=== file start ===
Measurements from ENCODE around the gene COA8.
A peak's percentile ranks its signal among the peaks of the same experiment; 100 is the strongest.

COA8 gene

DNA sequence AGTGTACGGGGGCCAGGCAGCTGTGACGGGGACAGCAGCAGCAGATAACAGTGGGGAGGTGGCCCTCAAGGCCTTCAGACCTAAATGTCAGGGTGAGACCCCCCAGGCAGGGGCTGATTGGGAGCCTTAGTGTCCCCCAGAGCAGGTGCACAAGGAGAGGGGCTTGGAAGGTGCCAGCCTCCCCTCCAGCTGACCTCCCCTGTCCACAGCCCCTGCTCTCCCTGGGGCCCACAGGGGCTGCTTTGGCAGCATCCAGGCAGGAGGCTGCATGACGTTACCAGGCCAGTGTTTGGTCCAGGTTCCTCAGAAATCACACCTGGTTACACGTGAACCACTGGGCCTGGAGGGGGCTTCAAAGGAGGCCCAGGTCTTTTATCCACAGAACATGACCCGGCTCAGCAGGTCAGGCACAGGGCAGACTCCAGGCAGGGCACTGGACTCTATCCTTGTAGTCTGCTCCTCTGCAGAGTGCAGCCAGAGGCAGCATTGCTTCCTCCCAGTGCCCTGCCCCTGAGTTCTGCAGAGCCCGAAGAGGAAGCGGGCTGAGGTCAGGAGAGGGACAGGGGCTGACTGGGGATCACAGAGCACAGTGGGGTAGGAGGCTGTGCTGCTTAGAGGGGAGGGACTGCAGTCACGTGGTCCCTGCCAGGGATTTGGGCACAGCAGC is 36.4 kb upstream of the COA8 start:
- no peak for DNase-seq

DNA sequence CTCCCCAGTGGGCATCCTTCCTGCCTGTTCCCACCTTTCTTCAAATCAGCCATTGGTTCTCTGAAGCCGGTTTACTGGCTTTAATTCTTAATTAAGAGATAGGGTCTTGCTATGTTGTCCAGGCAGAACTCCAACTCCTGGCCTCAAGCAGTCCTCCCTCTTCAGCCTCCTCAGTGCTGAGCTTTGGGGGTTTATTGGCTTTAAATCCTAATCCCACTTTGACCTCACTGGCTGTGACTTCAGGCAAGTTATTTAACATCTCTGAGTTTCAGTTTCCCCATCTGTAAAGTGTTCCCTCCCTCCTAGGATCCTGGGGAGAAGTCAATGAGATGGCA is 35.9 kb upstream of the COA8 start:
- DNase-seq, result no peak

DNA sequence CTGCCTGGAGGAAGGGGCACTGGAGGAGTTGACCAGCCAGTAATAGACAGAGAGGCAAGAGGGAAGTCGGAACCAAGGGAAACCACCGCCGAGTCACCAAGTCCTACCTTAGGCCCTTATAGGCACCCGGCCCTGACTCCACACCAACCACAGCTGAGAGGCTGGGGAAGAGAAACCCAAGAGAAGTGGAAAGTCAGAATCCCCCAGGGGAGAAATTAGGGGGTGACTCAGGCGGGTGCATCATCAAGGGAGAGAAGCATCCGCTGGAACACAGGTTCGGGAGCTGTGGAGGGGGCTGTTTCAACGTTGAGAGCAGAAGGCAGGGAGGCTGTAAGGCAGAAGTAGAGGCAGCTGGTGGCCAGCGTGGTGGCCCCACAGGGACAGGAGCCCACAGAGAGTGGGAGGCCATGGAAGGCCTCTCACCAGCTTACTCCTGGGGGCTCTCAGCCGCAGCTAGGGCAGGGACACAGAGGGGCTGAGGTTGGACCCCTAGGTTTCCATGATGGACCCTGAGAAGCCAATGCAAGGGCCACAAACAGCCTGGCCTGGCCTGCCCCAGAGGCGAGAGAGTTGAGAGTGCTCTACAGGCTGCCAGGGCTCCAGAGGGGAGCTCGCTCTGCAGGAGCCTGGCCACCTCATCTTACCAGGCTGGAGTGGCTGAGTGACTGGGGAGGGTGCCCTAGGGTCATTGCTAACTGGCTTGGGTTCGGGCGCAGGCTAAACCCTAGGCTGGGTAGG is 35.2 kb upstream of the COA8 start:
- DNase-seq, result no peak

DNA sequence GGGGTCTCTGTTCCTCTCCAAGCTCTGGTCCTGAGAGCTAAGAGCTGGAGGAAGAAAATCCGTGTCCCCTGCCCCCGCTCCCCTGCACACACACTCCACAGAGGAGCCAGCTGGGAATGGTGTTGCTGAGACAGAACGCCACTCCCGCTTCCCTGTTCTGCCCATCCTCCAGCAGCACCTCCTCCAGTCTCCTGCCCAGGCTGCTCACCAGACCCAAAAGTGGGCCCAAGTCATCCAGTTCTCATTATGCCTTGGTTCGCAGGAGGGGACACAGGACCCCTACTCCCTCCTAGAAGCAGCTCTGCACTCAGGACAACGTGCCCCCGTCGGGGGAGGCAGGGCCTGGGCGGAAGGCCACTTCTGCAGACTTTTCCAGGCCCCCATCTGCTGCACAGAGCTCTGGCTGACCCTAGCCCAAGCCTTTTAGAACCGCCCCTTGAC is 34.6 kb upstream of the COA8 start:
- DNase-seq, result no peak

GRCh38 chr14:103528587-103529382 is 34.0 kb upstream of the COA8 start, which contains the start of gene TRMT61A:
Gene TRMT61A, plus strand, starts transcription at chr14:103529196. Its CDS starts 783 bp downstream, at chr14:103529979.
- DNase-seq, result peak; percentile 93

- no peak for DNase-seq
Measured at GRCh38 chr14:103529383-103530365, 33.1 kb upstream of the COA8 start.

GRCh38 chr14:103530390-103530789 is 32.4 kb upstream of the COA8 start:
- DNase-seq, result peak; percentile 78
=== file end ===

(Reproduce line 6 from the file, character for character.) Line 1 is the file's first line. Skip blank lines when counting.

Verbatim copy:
DNA sequence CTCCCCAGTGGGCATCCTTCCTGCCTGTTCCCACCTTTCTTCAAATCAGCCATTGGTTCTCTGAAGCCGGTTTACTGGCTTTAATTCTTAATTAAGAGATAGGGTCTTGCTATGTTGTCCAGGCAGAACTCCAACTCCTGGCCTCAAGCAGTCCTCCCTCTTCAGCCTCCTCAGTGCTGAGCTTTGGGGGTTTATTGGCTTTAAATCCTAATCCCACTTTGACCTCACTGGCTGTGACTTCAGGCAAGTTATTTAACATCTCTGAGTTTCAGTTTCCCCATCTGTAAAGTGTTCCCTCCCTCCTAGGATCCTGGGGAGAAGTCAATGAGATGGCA is 35.9 kb upstream of the COA8 start: